All – Below is a consolidation of the information that we sent to attendees this year.  Some of the information may be removed if it was repeated or updated in later emails.

AHSP 2016 Notes #4 for registrants                                                    August 28, 2016

5 days to AHSP2016, and arrangements are looking good. These final notes are to let everyone know last minute reminders and facts you might need.  Thanks to those who joined our telecons and suggest some of these. The definitive schedule and other information can always be found on the web site.

*** Emergency contact information

Because we are in the Radio Quiet Zone, cell phones generally do not work. Emergency contact is via landline to TMI:

Spruce Knob Mountain Center
18 Woodlands Way
Circleville, WV
304/567-2632 (days) or 304/567-2644 (after reg. hours)
fax: 304/567-2666

During AHSP, it is probably best to call 2632 at any time, because the office will be staffed longer hours. These numbers are not staffed all night. We can also accept messages at info@ahsp.org throughout the weekend.

 Getting there

You will find directions to AHSP at The Mountain Institute here . Remember to print map and directions.

What to expect

To recap some pointers from previous messages, you can find these on the website:

Other quick notes

  • No admission to the grounds before 10:00 AM Friday
  • We received a questions about using bicycles at TMI. They are fine for getting around, as long as you are comfortable driving on grassy fields and bumpy paths. Of course, this would not be prudent at night.
  • The meals provided by TMI must have been pre-ordered. Meals are served buffet style. Seating is family style at group tables. We wash our own dishes in a series of rinses, soap wash, and sanitizing solutions. There is no additional food service during AHSP, although we provide coffee/tea/hot chocolate at the main yurt in the evening. You need to get any food or snack supplies from the towns on the way before you arrive.
  • Each registrant will receive 10 free raffle tickets. You can buy more. All proceeds go to TMI. The insert in your registration packet provides the details about the general raffle, special raffle items for kids, and the limitations on the raffle ‘big items’.
  • I have a roll of 4′ wide aluminized polyester tarp material that is just right for keeping you telescope (or tent) covered and cool during the day.  You can buy some at the swap table on Friday or later when you find me (Goldberg) for $0.50/sq. ft. ($2/linear foot) to benefit TMI.
  • We received a hint that red taillight repair tape is useful for covering small, bright lights that might interfere with night vision. It is verydark during new moon at Spruce Knob, and even small lights can be distracting to others, if not yourself.

 

Update on events and activities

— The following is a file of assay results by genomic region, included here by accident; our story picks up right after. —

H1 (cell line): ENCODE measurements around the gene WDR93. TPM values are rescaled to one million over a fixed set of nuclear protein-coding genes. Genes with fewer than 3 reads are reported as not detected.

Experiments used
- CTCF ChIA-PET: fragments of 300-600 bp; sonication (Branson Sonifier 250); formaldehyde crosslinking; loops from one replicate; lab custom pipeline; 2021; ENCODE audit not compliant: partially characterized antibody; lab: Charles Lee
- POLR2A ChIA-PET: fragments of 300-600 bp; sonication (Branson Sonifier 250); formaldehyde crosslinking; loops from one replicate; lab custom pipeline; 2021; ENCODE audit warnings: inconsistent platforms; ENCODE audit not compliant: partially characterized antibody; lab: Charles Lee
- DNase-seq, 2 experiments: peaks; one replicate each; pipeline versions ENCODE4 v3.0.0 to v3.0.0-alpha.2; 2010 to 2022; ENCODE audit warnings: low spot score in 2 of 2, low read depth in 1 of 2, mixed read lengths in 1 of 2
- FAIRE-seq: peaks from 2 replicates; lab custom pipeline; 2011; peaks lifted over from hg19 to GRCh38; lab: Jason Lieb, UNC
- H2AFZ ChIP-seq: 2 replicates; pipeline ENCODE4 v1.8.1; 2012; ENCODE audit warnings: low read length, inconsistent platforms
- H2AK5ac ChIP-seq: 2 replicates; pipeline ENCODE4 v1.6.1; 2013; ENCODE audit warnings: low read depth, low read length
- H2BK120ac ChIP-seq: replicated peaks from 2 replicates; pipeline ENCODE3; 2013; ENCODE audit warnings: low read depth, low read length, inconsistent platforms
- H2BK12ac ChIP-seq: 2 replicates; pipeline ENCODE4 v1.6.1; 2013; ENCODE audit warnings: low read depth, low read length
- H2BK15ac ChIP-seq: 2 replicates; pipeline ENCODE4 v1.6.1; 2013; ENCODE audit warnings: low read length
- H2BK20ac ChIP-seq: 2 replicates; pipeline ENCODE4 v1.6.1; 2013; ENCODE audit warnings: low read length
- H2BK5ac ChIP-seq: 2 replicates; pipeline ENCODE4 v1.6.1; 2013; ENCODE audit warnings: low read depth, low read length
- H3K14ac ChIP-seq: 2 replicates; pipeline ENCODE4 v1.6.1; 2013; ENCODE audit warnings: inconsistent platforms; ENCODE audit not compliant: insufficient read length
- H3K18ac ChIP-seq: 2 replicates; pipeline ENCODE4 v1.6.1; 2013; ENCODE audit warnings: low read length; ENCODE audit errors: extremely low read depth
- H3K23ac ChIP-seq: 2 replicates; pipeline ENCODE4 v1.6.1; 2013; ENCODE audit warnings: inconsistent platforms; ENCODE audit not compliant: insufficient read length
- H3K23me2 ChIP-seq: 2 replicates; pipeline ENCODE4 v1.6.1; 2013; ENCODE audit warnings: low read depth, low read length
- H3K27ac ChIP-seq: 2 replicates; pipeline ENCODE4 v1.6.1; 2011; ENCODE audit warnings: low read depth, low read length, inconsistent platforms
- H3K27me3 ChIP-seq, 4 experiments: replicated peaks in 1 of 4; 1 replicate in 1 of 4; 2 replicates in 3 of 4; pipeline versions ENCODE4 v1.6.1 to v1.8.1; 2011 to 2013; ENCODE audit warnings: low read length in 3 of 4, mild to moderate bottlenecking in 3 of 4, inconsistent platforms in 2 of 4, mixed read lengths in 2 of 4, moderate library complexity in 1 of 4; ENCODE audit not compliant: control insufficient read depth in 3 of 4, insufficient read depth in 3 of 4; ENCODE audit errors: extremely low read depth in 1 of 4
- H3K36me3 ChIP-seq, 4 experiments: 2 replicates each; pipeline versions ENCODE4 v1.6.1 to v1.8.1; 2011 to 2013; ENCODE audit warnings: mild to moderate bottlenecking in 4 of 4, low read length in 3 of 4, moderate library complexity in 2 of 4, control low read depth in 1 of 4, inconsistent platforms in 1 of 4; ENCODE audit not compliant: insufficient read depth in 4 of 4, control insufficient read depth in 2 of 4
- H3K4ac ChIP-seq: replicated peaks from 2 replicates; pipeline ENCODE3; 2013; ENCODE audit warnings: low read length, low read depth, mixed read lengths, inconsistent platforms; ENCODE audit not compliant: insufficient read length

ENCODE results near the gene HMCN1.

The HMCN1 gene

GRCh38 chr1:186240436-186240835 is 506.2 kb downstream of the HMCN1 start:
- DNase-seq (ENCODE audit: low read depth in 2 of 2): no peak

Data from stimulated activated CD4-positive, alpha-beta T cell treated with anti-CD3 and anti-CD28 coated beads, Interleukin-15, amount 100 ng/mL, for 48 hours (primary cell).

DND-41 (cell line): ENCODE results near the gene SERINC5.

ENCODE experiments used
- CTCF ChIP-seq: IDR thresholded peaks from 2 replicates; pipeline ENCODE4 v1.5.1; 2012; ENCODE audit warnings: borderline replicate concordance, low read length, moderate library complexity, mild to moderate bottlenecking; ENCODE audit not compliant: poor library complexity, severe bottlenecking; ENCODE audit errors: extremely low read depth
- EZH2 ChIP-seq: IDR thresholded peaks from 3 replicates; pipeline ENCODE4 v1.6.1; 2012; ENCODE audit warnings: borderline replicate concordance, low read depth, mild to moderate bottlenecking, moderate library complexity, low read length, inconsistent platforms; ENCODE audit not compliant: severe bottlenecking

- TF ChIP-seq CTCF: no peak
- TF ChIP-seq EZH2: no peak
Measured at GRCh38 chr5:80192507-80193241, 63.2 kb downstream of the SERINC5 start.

Tom Finkenbinder has offered to augment his talk with tutoring on how to use SkyNet remote telescopes. He will arrange these on an ad hoc basis.

Hands on Optics continues to be a supporter, and will be at AHSP with a vendor tent, represented by Skip Bird. In addition to Skip’s adult and kid talks, he will lead the sky tour of naked-eye objects evenings at about 8:30. HoO has donated a compact Mac to the raffle.

Pete Gural will supplement his talk on meteor astronomy with a real-time camera setup that records and displays meteors each clear night. WHile you are welcome to watch the results on the screen each night, please respect his camera setup, which will tentatively be located outside the overflow tent.

Last minute information

Late changes will be posted on display boards at the main yurt, and also at www.ahsp.org.

You can continue to send any questions to info@ahsp.org.

At AHSP, look for committee members wearing distinctive red lanyards for their name tags. Most of the following committee members will be there:

  • Terry Cabell
  • Elizabeth Erikson
  • Kambridge Giles
  • Alan Goldberg
  • Richard Grauel
  • Wade Hampton
  • Chris Lee
  • John McDonnell
  • Rob McKinney
  • Euro Micelli
  • Zack Panitzke
  • Arlen Raasch
  • Patricia Rostkowski
  • Kathryn Scott
  • Barbara Whitehead

******************

Finally, we hope you enjoy the quiet beauty of the West Virginia mountains, of the clear skies, and of a great group of people.

 

AHSP 2016 Notes #3 for registrants

Improving your AHSP weekend

John McDonnell is again organizing mentoring at AHSP. If you have new equipment and you would like help get the most from it, contact John <jmcdonnell(at)cox(dot)net>. Preferably email him beforehand. At AHSP, you can ask one of the committee volunteers at Registration or identified with a distinctive lanyard to help find John. He needs to know what you have and the help you would like.

A few new and revised items are on the web site. Things to do on the way are here. Supplementing the camping and observing suggestions mentioned last time, you will find achecklist of things you might bring. The observing almanac for the weekend is complete.

If you have a medical condition that needs special attention, let us know at <info@ahsp.org>. The information will be treated confidentially. Examples include refrigeration for medication, providing power for a PAP, or simply having our onsite first responders aware of your condition.